U.S. Pat. No. 3,716,263 describes a device for collecting articles and substances, comprising in combination: a handle; an adjustable shaft surmounted by said handle; a pair of outwardly inclined arms depending from said adjustable shaft; pivotal means depending from said arms; said pivotal means being normally maintained in an inclined, open position by spring means depending from said arms; said pivotable means being disposable into a horizontal, closed position when said pivotable means are in abutment with a surface and said handle is depressed; descendable means depending from said arms and contactable with said pivotable means when it is in said closed position, thereby obstructing the return of said pivotable means from said closed to said open position.
U.S. Pat. No. 3,757,737 describes a mechanical device for sequentially loading multiple bodies of animal dropping from the ground in to a disposable bag. The illustrated device has an elongated handle which carries a pickup means at its lower end. The pickup means includes means for releasably holding a bag with the mouth of the bag held open in a generally vertical plane, and a movable paddle proportioned and arranged to engage and propel a body of animal droppings into the bag through the open mouth. The movement of the paddle is remotely controlled from the upper end of the handle by a manually movable lever which is operable to impart a rapid propelling movement to the paddle.
U.S. Pat. No. 3,778,097 describes a device for retrieving litter that has manually actuated positioning means connected to a litter receptacle holder and a pushing member adapted to be enclosed in an envelope releasably secured about the pushing member. Actuation of the positioning means causes coaction between a litter receptacle mounted in the litter receptacle holder and the enveloped pushing member, so that litter is forced into the litter receptacle and held in the litter receptacle by the pushing surface. While the litter is being held within the litter receptacle by the enveloped pushing member, the envelope is released from about the pushing member and reversed to envelope the opening of the litter receptacle. The litter receptacle can then be manually ejected into the envelope when the positioning means are actuated to move the pushing member away from the litter receptacle.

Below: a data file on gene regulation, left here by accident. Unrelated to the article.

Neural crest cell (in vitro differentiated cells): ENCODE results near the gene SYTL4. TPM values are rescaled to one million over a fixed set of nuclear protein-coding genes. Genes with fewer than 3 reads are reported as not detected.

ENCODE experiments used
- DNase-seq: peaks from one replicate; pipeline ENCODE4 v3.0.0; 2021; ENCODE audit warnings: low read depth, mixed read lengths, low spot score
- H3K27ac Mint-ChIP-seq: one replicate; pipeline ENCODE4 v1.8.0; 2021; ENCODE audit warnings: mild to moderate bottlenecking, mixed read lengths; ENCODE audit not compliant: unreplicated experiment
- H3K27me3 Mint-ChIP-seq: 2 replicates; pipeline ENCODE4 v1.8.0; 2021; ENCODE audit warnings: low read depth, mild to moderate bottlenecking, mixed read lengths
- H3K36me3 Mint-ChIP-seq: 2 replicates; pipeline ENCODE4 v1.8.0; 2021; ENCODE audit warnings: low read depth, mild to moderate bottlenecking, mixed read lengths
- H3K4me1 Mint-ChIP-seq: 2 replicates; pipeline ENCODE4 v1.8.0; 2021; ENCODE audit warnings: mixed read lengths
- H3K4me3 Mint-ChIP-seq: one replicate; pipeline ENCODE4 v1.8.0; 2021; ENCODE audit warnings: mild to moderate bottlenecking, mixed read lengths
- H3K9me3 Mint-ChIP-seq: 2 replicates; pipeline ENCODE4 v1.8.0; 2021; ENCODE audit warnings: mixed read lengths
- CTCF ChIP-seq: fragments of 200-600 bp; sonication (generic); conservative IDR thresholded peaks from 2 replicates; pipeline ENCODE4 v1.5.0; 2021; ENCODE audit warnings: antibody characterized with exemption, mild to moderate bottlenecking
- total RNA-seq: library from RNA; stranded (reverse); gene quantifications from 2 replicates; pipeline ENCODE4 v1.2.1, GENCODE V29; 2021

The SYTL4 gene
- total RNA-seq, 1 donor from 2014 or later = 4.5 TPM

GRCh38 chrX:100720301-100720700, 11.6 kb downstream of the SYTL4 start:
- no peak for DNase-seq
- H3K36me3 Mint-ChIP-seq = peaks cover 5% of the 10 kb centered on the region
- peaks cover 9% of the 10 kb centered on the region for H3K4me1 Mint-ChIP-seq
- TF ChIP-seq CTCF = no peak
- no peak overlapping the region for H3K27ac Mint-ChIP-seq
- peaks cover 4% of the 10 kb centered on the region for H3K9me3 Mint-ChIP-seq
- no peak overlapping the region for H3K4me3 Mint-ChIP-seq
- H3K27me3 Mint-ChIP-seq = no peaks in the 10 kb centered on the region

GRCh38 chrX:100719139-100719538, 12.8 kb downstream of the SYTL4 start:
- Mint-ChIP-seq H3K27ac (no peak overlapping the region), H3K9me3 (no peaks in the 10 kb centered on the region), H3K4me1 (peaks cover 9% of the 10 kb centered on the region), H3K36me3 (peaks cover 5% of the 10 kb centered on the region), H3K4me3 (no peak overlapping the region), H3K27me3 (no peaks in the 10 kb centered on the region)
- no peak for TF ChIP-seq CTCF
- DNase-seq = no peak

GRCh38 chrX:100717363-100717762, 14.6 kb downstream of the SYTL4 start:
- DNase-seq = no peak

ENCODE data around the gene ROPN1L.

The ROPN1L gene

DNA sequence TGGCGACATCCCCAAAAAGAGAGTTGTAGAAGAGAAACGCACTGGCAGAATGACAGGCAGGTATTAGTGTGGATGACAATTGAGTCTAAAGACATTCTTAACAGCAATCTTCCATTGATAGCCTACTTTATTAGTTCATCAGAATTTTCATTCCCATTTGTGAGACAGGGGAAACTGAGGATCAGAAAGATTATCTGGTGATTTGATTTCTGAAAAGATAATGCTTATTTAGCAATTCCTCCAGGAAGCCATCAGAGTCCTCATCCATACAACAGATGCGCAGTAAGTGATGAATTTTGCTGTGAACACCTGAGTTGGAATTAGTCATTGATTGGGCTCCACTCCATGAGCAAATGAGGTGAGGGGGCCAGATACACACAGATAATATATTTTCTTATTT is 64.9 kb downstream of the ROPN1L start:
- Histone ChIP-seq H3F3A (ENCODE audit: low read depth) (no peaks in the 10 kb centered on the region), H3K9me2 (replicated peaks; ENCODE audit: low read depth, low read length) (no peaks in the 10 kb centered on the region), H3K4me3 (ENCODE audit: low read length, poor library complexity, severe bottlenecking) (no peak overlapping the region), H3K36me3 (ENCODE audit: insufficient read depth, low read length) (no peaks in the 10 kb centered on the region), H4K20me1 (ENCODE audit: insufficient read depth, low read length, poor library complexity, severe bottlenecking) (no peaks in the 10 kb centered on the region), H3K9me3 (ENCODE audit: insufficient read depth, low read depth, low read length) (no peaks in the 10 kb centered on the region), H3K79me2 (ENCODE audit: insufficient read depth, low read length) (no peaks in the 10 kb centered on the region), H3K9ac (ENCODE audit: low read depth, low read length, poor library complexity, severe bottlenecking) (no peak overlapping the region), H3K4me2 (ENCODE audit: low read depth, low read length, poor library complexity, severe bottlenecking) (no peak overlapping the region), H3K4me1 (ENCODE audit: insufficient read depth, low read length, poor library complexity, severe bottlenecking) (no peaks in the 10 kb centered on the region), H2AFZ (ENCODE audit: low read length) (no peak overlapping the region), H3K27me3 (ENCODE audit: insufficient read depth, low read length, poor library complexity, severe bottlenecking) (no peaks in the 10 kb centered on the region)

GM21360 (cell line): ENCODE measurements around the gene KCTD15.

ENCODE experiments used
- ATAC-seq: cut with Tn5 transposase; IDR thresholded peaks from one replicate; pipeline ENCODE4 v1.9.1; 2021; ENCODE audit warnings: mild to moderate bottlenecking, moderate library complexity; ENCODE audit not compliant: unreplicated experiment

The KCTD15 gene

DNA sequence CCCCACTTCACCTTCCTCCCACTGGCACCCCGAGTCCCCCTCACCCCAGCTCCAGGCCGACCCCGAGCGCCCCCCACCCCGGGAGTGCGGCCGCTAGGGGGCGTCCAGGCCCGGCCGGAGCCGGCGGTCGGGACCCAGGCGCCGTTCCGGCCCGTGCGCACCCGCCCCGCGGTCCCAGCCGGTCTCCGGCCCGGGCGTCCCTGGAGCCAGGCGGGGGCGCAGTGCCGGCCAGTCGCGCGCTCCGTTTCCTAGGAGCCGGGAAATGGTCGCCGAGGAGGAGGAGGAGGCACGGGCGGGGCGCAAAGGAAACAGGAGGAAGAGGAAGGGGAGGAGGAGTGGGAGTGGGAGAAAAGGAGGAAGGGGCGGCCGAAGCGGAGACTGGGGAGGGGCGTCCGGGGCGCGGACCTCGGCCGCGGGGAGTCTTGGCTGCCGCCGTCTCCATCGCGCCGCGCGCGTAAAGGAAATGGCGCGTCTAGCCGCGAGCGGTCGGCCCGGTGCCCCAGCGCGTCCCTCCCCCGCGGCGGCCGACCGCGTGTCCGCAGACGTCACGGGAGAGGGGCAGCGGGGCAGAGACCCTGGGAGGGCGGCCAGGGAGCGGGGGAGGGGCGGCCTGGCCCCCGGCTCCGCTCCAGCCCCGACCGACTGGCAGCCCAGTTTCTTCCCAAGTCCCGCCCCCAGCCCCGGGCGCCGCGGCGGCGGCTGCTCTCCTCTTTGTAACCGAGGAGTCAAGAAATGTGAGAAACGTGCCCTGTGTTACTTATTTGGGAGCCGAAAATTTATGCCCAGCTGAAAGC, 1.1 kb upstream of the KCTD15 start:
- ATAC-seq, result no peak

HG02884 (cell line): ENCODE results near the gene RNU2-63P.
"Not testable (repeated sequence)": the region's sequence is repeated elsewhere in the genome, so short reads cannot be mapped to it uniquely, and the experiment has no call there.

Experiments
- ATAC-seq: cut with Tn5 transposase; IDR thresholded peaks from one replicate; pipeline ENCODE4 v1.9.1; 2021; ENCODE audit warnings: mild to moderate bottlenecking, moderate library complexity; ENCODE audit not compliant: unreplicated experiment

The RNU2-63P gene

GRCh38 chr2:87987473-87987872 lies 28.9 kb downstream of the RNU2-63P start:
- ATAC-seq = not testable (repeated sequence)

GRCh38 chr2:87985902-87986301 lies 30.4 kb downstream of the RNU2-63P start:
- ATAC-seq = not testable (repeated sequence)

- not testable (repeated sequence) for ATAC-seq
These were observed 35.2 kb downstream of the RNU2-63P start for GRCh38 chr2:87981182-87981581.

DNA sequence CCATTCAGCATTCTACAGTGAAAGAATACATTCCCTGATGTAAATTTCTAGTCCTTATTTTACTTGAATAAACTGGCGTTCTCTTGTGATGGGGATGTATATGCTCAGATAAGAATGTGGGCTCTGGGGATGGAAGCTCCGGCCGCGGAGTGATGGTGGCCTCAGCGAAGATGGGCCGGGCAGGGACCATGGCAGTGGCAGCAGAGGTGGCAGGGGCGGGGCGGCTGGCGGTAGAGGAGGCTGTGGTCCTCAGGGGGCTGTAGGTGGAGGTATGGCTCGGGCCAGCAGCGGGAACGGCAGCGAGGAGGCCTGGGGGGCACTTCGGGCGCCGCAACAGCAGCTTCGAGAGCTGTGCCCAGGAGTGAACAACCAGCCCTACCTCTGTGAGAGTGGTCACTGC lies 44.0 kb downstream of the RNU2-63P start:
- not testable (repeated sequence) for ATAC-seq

U.S. Pat. No. 3,786,780 describes a portable canine toilet, in combination a holder and disposable waste receiving means adapted to be removably fitted upon the holder. The holder has a projecting means mounted on its rod portion, and the receiving means has a partially circumferential sleeve along its upper portion and into which the lower part of the holder is inserted. The receiving means also has a stringed collar at the top of the upper portion, the protruding portion of the string normally positioned on the projecting means.
U.S. Pat. No. 3,804,448 describes an elongated light weight shaft that has at one end a handgrip portion and at the other end a scavenging scoop receptacle with an inlet opening facing transversely of the length of the shaft. An electric light on or near the handgrip portion illuminates the receptacle inlet and the locale adjacent thereto. The implement may be manipulated by one hand of a user while the user is standing in his normal upright position. The scoop receptacle may include, or support, a detachable disposable container or liner. A closure lid is hingedly mounted relative to the scoop receptacle so that the lid can be moved into an open position while the receptacle is in scooping position and into closed position upon completion of the scooping operation, selectively, by manipulation of the shaft by the supporting hand of user. A pusher tool or brush is carried by the shaft near the receptacle. Propelling means are provided in the receptacle and are operable manually to propel the material scooped into the entry of the receptacle farther into the receptacle and away from the inlet opening so that the material can be carried in the receptacle without danger of spillage even with the shaft carried substantially upright.